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Judge Allows Refco To Pay Off Secured Lenders

by Glen Shapiro,, New York

05 October 2006

Refco's bankruptcy judge Robert Drain last week agreed at a hearing in New York to permit Refco to pay US$642m to secured lenders. The application had been resisted by a group of hedge funds holding 25% of Refco's stock - although they appeared to have acquired their holdings after the company's bankruptcy in October, 2005.

Refco filed for Chapter 11 protection from creditors on October 17th, one week after the firm said former chief executive Phillip Bennett had hidden $430 million of bad debt. The company is now selling assets to pay creditors that claim they are owed up to $16.8 billion. Bennett has pleaded not guilty to eight counts of conspiracy, fraud, and other charges.

Drain said that the settlement would protect the secured lenders from claims by third parties, and was a necessary precursor to an overall resolution of Refco’s Chapter 11 bankruptcy. “It is clear to me that it is important to resolve potential claims that have been aired against secured lenders, which this settlement effectively deals with,” said the judge.

Refco also wants to use settlement monies to be received from Austrian bank Bawag for the same purpose. In exchange, Bank of America would drop claims that Refco gave it misleading financial data related to the loans. Hedge funds JMB Capital and Lonestar have particularly objected to the proposed use of Bawag proceeds, saying that their allocation should be controlled by the court. Judge Drain did not rule on the issue of the Bawag proceeds.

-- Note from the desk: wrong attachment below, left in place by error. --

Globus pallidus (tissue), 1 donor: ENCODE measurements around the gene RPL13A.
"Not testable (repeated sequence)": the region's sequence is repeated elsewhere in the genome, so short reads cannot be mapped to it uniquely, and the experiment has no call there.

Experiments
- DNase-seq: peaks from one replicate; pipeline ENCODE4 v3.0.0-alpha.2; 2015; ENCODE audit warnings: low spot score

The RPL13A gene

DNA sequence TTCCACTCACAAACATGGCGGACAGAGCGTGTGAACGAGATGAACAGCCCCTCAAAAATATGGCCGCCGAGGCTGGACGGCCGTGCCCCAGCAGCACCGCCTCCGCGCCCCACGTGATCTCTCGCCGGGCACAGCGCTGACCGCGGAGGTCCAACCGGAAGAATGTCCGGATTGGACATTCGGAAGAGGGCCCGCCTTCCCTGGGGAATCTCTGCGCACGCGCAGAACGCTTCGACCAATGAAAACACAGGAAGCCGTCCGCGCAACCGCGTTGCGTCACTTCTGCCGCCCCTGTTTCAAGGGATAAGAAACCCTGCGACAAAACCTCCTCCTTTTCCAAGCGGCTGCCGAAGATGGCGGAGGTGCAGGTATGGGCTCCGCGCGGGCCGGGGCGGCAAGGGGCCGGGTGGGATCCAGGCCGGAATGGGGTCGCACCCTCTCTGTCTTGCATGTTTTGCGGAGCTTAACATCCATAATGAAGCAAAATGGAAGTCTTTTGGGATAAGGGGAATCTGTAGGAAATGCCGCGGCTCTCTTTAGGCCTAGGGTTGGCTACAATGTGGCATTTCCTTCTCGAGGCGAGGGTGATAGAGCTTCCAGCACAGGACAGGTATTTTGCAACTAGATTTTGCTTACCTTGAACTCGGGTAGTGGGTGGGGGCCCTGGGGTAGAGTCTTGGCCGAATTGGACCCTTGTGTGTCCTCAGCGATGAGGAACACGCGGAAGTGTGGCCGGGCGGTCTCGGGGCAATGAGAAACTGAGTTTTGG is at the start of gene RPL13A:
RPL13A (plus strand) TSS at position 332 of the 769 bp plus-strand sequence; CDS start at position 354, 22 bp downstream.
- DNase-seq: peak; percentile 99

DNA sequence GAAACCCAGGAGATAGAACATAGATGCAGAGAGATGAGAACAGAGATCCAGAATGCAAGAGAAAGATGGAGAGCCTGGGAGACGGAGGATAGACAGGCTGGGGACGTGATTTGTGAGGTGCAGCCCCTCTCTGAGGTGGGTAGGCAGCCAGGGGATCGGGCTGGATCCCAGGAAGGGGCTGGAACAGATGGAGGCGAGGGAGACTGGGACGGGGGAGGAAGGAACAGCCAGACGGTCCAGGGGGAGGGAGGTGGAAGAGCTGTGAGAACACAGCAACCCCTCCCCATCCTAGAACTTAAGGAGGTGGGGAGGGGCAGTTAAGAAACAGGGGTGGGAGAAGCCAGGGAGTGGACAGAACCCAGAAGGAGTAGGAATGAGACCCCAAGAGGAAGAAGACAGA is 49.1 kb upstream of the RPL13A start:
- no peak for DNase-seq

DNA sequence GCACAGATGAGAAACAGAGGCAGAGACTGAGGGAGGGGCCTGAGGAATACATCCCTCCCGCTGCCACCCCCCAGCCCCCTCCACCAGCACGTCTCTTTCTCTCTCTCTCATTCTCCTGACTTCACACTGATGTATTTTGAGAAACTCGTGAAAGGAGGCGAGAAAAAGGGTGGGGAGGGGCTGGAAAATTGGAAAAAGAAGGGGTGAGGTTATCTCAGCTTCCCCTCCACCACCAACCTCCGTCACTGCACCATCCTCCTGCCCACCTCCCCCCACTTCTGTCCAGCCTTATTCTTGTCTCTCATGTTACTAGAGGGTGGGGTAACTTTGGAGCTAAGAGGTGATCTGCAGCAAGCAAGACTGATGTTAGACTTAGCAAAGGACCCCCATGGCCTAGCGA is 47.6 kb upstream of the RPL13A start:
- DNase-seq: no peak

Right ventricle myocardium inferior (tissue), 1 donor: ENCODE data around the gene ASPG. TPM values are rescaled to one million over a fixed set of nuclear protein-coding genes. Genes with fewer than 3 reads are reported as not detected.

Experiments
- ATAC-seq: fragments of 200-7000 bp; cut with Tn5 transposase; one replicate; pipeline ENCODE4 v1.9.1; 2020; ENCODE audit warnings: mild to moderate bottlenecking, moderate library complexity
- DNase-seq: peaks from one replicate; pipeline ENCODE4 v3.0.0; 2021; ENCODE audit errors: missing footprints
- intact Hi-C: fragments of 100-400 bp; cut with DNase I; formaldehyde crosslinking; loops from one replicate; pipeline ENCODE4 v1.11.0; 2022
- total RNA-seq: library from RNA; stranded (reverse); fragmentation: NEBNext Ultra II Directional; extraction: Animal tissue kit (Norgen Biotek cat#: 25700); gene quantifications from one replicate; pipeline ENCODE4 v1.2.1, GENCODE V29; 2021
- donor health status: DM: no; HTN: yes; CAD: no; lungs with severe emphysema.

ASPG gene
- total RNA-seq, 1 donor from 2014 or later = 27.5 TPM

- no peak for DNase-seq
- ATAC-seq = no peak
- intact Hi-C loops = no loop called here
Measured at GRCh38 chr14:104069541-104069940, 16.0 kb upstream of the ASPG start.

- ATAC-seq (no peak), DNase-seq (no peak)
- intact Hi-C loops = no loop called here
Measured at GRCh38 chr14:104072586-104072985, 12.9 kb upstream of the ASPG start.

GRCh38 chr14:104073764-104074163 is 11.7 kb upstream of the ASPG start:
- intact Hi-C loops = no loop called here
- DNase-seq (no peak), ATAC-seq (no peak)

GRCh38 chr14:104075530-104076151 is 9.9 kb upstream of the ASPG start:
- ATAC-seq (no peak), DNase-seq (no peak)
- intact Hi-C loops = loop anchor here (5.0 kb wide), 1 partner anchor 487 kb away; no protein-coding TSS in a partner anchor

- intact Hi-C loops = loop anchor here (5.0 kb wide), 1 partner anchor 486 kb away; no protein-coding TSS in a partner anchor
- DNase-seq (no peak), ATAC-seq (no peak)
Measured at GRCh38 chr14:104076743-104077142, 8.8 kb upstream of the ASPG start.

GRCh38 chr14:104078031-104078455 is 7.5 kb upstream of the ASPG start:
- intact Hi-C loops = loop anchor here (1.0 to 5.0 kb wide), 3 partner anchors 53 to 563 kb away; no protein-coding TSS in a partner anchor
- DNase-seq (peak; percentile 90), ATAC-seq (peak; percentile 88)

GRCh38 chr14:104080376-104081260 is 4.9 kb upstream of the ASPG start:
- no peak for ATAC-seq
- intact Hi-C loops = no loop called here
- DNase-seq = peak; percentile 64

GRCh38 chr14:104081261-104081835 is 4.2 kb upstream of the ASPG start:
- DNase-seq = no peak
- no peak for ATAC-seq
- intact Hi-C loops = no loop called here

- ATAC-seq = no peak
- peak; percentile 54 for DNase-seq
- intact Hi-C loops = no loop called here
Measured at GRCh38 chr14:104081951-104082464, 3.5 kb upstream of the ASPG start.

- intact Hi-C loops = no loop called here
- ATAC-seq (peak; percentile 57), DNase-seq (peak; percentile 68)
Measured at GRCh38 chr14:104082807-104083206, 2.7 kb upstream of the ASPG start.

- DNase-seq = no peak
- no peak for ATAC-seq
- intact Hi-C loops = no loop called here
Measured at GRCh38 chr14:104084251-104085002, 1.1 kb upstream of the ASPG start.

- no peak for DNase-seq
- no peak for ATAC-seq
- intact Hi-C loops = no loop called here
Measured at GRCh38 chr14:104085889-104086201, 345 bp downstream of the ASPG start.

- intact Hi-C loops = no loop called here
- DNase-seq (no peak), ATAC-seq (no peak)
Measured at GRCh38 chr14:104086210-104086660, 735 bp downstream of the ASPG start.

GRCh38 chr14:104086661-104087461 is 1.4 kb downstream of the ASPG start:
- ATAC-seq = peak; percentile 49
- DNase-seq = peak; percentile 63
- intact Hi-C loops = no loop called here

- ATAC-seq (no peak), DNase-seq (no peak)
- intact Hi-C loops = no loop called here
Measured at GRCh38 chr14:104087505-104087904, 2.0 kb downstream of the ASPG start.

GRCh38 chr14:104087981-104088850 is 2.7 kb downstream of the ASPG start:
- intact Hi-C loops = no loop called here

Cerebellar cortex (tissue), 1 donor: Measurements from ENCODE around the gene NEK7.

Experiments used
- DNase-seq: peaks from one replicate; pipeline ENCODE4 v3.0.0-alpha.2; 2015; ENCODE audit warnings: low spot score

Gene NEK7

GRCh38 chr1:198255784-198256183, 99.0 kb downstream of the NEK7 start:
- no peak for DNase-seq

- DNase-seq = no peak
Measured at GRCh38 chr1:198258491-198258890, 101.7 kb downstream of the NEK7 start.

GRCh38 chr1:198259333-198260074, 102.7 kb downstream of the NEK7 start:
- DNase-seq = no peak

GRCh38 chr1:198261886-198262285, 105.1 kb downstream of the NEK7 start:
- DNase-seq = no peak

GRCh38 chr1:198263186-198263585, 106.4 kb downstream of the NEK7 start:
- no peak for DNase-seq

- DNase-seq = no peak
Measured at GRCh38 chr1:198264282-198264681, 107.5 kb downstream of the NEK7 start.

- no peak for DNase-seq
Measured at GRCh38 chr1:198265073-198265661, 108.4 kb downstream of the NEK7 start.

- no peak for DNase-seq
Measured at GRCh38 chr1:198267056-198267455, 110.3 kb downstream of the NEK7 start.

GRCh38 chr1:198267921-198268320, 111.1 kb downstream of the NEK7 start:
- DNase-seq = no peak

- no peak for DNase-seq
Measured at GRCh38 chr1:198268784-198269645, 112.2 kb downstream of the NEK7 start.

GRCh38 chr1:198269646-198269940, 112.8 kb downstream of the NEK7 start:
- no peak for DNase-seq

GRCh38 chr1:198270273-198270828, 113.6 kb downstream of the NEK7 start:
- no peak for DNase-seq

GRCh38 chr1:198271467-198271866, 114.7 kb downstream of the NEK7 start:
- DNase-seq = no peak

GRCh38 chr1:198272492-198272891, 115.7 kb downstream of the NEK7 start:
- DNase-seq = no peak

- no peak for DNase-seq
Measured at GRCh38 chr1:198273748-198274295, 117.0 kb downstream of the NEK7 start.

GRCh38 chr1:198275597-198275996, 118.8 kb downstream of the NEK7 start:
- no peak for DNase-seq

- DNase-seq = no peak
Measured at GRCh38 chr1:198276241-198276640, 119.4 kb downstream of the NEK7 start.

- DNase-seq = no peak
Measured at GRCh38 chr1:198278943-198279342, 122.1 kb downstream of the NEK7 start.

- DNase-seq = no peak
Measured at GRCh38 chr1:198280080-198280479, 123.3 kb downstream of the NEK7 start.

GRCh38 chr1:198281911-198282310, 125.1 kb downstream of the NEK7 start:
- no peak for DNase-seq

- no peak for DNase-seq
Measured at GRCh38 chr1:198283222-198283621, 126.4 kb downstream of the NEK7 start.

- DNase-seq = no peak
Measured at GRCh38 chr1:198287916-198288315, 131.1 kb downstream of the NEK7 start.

As part of the settlement, creditors could receive compensation of up to US$200m if Morgan Stanley is successful in selling Bawag for more than EUR2bn. Morgan Stanley says it expects to have a deal to sell Bawag before the end of this year. Attorneys for Refco's creditors say that they will in all likelihood also have a veto or at any rate a right to call for an independent review of any sale.

The proposed settlement is distinct from the fate of Bermuda-based subsidiary Refco Capital Markets, the subject of a repayment plan put in front of the New York judge last month. Refco's lawyers said last week that the Capital Markets unit had 'billions' of cash in hand.

Judge Drain ruled earlier in the year that Refco Capital Markets should be liquidated under Chapter 7 of the US bankruptcy code, separately from the remainder of Refco, and that a trustee should be appointed for the offshore broker-dealer unit. However the preliminary ruling was suspended to give creditors time to work towards a consensual liquidation plan. Under the Chapter 7 procedure, assets would be sold and the proceeds distributed first to customers and then to other creditors.

Creditors have opposed a proposal that Refco Capital Markets should repay its customers (mainly large banks) 70 cents on the dollar in respect of $2.7 billion liabilities, while its unsecured creditors, owed $890m, would get only 26 cents on the dollar.

Although Refco Capital Markets was registered in Bermuda, it was incorporated as an exempt company, allowed to do business anywhere except Bermuda, and in fact had no staff in Bermuda. Neither the Bermuda Monetary Authority nor US regulators had any formal responsibility for its operations, and it appears to have ignored such elementary good practices such as the separation of client accounts from general corporate funds.

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